Two gay men, one from Iran and another from Cameroon, have won the right to seek asylum in the UK on the ground that they face persecution back home.
A panel of five Supreme Court justices had been asked to decide whether a gay applicant could be refused asylum on the grounds that he could avoid ill treatment by concealing his sexuality.
Previous attempts by the men to stay in the UK had been rejected by judges at the Court of Appeal who ruled that if the men could conceal their sexuality, their situation could have been regarded as "reasonably tolerable".
The judges agreed and ruled that the men's cases could be reconsidered.
Lord Hope, who read out the judgement, said: "To compel a homosexual person to pretend that his sexuality does not exist or suppress the behaviour by which to manifest itself is to deny his fundamental right to be who he is.
"Homosexuals are as much entitled to freedom of association with others who are of the same sexual orientation as people who are straight."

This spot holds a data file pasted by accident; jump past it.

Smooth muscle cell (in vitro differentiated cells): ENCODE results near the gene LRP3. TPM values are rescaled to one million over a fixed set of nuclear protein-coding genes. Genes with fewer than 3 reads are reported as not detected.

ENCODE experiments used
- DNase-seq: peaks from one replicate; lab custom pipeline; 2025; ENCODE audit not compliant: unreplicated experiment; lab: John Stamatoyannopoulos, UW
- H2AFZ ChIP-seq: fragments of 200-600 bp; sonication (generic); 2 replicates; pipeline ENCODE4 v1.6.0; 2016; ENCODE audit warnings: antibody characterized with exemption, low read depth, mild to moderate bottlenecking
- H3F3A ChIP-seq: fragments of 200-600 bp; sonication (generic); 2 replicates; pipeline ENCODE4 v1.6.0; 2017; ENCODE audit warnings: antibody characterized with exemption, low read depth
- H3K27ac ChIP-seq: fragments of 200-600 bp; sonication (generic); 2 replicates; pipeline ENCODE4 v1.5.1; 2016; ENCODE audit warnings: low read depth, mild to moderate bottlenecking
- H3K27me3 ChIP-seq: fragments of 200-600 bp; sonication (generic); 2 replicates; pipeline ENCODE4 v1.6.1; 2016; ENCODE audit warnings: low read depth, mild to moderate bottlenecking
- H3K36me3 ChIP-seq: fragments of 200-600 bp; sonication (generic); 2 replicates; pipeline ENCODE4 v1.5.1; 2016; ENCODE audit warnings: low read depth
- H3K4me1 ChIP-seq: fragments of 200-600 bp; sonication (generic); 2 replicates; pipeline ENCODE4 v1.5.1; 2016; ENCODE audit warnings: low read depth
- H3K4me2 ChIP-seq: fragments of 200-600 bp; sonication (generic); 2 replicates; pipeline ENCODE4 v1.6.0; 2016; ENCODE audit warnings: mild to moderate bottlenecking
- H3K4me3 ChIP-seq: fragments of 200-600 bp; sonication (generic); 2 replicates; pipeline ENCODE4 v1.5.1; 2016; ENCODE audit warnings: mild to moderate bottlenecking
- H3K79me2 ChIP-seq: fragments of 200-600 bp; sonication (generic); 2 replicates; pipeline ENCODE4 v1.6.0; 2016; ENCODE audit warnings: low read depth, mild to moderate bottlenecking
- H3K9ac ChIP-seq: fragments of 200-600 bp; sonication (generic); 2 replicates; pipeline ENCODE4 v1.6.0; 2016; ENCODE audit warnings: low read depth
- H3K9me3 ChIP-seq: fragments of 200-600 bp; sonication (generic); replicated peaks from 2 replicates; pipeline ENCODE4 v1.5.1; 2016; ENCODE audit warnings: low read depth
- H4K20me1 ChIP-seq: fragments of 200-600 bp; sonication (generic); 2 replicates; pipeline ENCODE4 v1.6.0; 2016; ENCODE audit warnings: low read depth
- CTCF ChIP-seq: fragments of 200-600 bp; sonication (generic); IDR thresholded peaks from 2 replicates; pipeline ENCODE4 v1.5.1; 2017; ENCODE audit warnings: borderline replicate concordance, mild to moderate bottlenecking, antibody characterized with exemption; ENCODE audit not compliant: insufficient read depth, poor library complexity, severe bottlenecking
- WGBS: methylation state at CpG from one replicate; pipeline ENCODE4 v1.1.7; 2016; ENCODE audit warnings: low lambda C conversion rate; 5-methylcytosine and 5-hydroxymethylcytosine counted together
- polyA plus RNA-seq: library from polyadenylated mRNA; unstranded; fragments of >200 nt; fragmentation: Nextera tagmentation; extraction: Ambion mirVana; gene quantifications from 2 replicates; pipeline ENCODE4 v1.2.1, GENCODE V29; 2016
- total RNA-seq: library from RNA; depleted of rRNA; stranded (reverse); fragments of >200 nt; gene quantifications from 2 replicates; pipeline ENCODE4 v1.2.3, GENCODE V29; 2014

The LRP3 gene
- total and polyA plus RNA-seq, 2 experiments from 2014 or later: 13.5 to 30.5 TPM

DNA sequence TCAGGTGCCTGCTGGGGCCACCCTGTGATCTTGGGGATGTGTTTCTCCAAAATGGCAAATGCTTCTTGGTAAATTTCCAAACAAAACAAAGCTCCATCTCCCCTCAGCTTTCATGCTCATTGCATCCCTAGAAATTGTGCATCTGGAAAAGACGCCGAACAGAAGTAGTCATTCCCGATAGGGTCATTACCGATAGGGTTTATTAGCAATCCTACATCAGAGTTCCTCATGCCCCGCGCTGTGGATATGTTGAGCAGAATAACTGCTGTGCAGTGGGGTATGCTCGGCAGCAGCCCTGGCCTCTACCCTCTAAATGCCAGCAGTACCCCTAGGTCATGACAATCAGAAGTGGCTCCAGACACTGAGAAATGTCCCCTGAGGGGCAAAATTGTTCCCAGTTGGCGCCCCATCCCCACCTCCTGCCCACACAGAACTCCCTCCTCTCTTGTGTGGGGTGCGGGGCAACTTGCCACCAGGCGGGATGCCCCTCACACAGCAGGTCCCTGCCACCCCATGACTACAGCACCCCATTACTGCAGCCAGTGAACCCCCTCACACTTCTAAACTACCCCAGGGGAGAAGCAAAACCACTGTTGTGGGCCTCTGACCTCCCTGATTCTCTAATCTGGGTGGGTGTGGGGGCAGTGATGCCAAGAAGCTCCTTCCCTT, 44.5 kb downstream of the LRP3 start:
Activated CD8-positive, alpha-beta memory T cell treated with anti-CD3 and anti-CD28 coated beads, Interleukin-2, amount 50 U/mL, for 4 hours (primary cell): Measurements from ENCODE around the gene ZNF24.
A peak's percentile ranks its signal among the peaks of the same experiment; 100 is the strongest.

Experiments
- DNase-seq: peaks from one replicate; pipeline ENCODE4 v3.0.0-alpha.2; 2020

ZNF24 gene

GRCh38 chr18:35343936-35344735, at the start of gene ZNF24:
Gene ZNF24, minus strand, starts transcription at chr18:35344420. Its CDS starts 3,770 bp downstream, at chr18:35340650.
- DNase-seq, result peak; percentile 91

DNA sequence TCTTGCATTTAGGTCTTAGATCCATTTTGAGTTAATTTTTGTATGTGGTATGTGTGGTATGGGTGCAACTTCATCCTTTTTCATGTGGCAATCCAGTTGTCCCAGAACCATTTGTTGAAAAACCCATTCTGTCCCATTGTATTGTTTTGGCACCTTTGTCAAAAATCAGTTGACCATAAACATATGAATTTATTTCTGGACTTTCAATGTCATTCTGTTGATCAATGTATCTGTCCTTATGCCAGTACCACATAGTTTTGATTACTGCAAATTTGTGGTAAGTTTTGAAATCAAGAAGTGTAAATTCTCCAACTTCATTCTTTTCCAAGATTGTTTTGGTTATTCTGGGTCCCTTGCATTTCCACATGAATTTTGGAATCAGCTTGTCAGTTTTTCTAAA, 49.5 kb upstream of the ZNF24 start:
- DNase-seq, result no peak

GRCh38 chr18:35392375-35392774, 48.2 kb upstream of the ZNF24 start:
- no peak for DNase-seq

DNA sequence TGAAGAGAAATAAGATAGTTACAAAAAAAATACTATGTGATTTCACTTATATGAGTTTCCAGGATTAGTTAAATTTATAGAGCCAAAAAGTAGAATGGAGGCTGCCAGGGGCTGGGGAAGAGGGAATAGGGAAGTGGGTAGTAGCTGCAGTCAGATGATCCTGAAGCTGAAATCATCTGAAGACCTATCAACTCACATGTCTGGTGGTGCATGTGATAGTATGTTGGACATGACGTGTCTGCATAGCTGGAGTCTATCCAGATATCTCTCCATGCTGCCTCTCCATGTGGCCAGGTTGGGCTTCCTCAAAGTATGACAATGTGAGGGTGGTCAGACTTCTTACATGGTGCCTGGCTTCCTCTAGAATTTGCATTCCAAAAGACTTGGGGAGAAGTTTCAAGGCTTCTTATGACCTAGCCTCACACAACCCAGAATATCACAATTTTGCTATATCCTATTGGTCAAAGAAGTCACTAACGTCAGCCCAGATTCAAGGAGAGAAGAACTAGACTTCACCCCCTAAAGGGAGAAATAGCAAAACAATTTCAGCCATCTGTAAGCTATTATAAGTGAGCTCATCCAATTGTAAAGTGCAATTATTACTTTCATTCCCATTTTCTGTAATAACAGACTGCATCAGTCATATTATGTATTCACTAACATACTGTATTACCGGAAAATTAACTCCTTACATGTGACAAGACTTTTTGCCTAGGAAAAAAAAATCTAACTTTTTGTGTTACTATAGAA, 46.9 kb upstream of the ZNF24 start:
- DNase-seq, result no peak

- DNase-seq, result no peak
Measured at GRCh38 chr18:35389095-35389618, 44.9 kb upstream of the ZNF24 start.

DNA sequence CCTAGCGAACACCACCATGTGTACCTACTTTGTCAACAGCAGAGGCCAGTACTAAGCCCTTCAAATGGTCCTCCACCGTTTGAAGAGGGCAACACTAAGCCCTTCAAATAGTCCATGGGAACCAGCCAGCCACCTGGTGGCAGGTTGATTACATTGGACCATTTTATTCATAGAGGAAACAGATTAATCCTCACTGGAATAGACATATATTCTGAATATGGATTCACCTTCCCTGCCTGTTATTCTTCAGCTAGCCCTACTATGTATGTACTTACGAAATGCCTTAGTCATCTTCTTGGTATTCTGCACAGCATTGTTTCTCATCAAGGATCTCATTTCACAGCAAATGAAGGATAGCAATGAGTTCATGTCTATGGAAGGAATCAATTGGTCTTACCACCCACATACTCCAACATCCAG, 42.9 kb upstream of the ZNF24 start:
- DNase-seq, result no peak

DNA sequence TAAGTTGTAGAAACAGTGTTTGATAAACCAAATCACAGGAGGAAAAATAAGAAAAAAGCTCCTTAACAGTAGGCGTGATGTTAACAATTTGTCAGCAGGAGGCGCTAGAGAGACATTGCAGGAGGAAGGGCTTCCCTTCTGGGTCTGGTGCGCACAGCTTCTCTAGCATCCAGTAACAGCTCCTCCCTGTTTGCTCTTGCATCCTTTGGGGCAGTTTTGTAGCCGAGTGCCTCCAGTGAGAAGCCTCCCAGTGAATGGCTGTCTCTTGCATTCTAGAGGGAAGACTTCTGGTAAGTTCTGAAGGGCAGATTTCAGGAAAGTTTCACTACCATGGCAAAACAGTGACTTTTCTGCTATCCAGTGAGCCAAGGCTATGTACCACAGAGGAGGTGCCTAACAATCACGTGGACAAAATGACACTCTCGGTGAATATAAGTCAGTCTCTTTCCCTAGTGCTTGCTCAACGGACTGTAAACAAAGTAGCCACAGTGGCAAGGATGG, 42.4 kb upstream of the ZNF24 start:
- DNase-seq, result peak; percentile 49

The court said it would be passing detailed guidance to the lower courts about how to treat such cases in the future.
The applicant from Cameroon, who is only identified as HT, had been told he should relocate elsewhere in his country and be "more discreet" in future.
He had been attacked by an angry mob at home after being seen kissing his partner. He has been fighting removal from the UK for the past four years.
"Some people stopped me and said 'we know you are a gay man'," HT earlier told the BBC.
"I cannot go back and hide who I am or lie about my sexuality."
The other application was from a 31-year-old Iranian gay man, who was attacked and expelled from school when his homosexuality was discovered.
Like HT, he had been told he could be "reasonably expected to tolerate" conditions back home that would require him to be discreet and avoid persecution.
Punishment for homosexual acts ranges from public flogging to execution in Iran, and in Cameroon jail sentences for homosexuality range from six months to five years.